Confronting Seasonal Depression, Stress, and Nonexistent Sex Drive

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Confronting Seasonal Depression, Stress, and Nonexistent Sex Drive

According to one study done in 2012, by the British journal of psychiatry, one of the best ways to improve depression is to get regular sunlight directly on the skin everyday. Because we get less of this during this time of year many of us are prone to a seasonal depression.

This being said, you may still find yourself feeling a little under the weather on certain days. This is a normal and natural cycle of life, which should be embraced and fully felt, rather than pushed aside. According to an article published in 2002 in the journal of “Biological Psychiatry, “Mesolimbic dopamine deficiency is a vital factor in the development of specific symptoms of depression, in particular anhedonia, which is the inability to experience pleasure, and loss of motivation.”

Being depressed and stressed in these ways is emotionally and energetically draining. This can make the difference between showing up or staying in bed. It can make the difference between you building or losing momentum in regards to your life goals. It can make or break a workout routine, derail you from your spiritual practice, and negatively affect the relationships in your life as well as make a healthy sexual life the last of priorities.

Mucuna-pruriens

One of the best herbs for working through these inevitable feelings is Mucuna. Mucuna extract is known to relieve depression, when it is a depression due to dopamine deficiency, increases testosterone in men and balances sexual energy in both men and woman. It is a time honored aphrodisiac according to ancient Ayurveda which has used it to prevent and treat Parkinson’s, as well as supplement for impotency and lack of sexual vigor. Furthermore, it is a neurological protectant and is still used clinically to treat Parkinson disease. According to Skukla’s 2007 clinical study,

“On the basis of the afore-stated facts, it may be proposed that increased dopamine level in the brain may not only optimize the release of hormones, including testosterone, leading to increased sexual drive and improved performance, but it may also accomplish reduction of psychological stress.”

The scientific mechanism of this herbs action is illustrated in the same study. “It has been reported recently that l-DOPA and its metabolite dopamine stimulate the hypothalamus and forebrain to secrete gonadotropin-releasing hormone (GnRH) This, in turn, upregulates the anterior pituitary gland to secrete follicle stimulating hormone (FSH) and luteinizing hormone (LH) causing increased synthesis of testosterone by Leydig cells of the testis” (Shukla 2007)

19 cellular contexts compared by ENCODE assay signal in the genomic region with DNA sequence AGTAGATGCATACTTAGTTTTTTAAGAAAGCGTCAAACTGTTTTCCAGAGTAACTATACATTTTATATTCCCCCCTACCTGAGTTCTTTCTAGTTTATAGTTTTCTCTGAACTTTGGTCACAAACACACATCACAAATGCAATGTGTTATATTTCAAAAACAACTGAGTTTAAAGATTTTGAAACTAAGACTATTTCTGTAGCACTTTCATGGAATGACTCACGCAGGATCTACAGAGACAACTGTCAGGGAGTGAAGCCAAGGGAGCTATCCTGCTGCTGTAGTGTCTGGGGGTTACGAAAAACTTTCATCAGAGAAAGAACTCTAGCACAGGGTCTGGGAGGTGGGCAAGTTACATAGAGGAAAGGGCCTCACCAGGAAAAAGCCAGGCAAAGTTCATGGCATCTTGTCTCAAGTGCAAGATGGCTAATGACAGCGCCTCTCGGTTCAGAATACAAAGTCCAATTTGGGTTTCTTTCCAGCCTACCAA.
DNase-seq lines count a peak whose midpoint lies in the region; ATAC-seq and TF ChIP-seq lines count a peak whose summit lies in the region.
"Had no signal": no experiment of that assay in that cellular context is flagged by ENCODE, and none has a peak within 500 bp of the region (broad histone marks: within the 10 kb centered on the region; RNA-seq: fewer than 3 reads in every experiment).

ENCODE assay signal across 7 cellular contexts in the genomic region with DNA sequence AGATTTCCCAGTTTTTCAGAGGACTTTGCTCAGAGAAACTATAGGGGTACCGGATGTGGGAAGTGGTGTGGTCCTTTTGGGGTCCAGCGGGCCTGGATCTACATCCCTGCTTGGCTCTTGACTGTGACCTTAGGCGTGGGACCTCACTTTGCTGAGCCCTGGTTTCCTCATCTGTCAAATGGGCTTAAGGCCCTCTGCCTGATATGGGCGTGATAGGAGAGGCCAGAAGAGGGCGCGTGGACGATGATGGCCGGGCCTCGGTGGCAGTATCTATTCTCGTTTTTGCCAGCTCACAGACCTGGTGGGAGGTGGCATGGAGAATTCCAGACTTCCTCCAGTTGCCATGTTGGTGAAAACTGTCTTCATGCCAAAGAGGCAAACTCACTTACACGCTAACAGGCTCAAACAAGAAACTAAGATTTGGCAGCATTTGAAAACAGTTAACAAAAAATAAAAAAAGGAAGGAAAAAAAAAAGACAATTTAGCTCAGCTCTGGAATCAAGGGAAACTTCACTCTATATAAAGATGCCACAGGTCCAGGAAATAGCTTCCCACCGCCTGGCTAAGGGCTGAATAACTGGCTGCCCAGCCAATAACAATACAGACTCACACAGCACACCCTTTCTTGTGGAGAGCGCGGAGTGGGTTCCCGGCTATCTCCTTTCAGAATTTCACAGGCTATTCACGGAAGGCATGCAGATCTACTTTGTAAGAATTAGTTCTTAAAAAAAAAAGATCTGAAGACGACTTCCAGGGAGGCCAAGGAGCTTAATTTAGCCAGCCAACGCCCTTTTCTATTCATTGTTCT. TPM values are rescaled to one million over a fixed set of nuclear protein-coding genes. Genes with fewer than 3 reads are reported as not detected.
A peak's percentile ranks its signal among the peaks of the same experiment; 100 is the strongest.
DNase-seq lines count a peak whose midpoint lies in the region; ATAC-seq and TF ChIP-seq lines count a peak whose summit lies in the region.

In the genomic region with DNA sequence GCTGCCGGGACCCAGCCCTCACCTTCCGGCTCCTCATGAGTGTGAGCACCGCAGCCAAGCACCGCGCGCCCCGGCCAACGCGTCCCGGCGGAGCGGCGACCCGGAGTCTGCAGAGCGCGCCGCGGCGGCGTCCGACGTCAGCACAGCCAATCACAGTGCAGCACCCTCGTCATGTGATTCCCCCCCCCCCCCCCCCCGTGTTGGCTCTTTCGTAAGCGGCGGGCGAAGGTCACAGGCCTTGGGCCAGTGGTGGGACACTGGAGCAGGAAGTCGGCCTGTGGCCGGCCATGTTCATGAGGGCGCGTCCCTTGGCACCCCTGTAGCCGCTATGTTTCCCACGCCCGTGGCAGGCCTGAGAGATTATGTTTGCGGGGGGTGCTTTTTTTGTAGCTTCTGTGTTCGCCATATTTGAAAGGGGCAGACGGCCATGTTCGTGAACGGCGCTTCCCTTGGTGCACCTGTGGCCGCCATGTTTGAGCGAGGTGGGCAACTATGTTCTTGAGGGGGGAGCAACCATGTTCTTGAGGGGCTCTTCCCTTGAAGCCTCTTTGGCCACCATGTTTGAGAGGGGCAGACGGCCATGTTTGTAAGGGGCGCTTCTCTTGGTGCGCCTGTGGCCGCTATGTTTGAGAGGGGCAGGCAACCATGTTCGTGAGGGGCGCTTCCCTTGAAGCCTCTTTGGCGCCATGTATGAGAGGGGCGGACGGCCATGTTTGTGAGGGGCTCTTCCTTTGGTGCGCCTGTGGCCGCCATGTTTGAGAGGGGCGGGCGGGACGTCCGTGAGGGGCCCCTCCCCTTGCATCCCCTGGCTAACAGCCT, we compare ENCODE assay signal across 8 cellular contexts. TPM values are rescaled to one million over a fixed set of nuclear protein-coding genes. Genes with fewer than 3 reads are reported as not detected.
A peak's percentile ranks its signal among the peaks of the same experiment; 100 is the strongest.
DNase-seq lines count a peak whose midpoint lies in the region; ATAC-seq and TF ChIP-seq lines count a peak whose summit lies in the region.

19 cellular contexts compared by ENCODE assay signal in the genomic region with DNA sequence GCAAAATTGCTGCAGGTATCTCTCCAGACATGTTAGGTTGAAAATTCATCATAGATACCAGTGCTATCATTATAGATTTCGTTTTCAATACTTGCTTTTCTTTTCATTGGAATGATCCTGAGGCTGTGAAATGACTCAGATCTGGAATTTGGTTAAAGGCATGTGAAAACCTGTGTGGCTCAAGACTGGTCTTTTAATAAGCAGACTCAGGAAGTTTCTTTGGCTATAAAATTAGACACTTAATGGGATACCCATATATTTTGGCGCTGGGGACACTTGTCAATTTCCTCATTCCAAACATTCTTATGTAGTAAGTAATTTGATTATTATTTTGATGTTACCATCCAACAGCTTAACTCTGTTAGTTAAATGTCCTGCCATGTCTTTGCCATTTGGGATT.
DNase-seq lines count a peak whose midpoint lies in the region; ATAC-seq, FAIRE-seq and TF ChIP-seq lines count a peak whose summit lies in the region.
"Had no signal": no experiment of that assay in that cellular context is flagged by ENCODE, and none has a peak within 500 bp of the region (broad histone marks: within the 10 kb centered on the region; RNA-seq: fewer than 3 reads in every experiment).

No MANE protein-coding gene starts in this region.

Something I personally love about Mucuna is that it’s an herb that’s best taken a few times a week rather than everyday. This makes it last a long time and makes it a special occasion every time you break it out.  I have noticed it works quickly, effectively, and enables a deep, restful, sleep.

If you haven’t tried Mucuna yet, it’s absolutely worth trying, and tis the season. Mucuna is relatively inexpensive for the amount of benefits it boasts and mixes excellent in coffee, tea, elixirs, and chocolate with its slightly sweet, vanilla-like taste! This is a cool way to make holiday family time a little more fun, and for many of us, manageable:)

So because we love this herb so much as it can be such a MAJOR mood booster, we offer only the HIGHEST quality Mucuna extract available which has been praised by friends, family, and now our extended family of clients:)

For more in-depth education on Mucuna, and to obtain a high quality extract of this amazing medicine just click this link:

https://hyperion-herbs.myshopify.com/collections/mucuna-extract

Thank you for your passionate support of Hyperion, we are beyond grateful for it and will continue to remain founded in quality as a pillar to our foundation. I hope this article has been informative and useful to your personal journey of acquiring wisdom.

 

All the Best,

Brandon

 

Sources:

http://www.nlm.nih.gov/medlineplus/ency/article/002405.htm

http://www.ncbi.nlm.nih.gov/pubmed/22790678

http://www.ncbi.nlm.nih.gov/pmc/articles/PMC2816389/

http://www.ncbi.nlm.nih.gov/pmc/articles/PMC3942911/

http://www.ncbi.nlm.nih.gov/pubmed/18973898?


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